A hot desert is a part of the world that has high average temperatures and very low precipitation. These areas need to have less than 250mm of rainfall per year to be classified as a desert. The stereotypical view of a desert is one totally devoid of life and rolling sand dunes, but deserts do support life and the plants and animals that live in the deserts around the world have adapted to cope with the extreme climate.
Above - The Thar desert in Rajasthan
As you can see on the map, hot deserts are found on nearly every continent, from the Atacama Desert in South America, the Chihuahuan Desert in North America, the great Sahara in Africa, the Thar Desert in Asia and the Great Sandy Desert in Australia. Although very different they do have common characteristics.
The physical characteristics of hot deserts.
The climate graph reveals the climate for Jaisalmer, in the Thar Desert in Rajasthan. The desert is very dry and often hot. As can be seen there are many months when the average temperature is well above 30ºC and day time temperatures can top 50ºC!
You can also see that annual rainfall averages less than 250mm per year, and that rain often comes all at the same time. This poses big problems for plants, animals and people that live there. The rest of the year is very dry. There is a lot of direct sunlight shining on the plants. The soil is often sandy or rocky and unable to hold much water. Winds are often strong, and dry out plants. In the Thar Desert the Loo wind blows from south west to north east and can kill people who are exposed to it through heat stroke.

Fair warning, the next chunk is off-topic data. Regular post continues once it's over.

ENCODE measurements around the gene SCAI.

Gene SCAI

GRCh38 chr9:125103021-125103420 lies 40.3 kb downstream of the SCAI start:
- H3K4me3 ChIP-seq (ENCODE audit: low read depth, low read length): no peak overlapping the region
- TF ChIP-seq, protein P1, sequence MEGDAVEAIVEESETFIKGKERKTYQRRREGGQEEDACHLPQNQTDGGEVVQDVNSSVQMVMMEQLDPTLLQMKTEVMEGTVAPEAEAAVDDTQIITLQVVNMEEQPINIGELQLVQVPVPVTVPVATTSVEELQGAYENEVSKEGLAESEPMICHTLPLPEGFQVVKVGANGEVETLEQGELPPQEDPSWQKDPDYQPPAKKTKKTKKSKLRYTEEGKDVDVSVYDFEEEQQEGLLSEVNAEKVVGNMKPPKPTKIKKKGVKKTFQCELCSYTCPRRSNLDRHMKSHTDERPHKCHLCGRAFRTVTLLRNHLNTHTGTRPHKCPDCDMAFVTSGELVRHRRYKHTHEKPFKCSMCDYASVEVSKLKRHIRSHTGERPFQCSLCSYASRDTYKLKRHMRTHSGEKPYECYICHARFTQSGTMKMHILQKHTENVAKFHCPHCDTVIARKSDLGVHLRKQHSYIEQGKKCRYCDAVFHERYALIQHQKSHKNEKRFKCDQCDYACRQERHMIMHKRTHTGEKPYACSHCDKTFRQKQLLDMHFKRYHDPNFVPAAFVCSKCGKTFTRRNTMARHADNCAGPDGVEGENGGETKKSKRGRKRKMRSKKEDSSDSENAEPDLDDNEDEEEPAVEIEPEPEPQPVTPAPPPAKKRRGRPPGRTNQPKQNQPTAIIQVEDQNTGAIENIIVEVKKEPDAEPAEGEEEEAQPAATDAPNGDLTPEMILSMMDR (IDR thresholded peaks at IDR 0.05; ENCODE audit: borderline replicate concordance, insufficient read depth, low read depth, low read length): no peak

The interdependence of desert climate, water, soils, plants, animals and people.
The living things that inhabit hot deserts are linked to each other and their physical environment. Many of the elements of the biome are interdependent upon one another. People are dependent upon their animals in deserts, for food, milk and as use as pack animals. For example, the Beja people use camels in North East Africa through Sudan, Egypt and the Sahara Desert.
As can be seen in the image below, while plants rely upon soils for their nutrients, the soils rely upon plants to provide extra nutrients through dead vegetation and fixing chemicals from the air into the soil. Plants also help soils retain more water, by providing shade from the searing desert sunlight. Plants also tie the soil together, preventing soil erosion and excessive leaching of nutrients in wetter periods. Oases exist in low points in the desert, where water can be found closer to the surface and some agriculture is possible.
Just as in other biomes, food webs also exist. A hawk might prey upon a desert lizard or snake, which in turn feeds upon rats or insects, which feed upon desert plants such as cacti or annual grasses or flowers.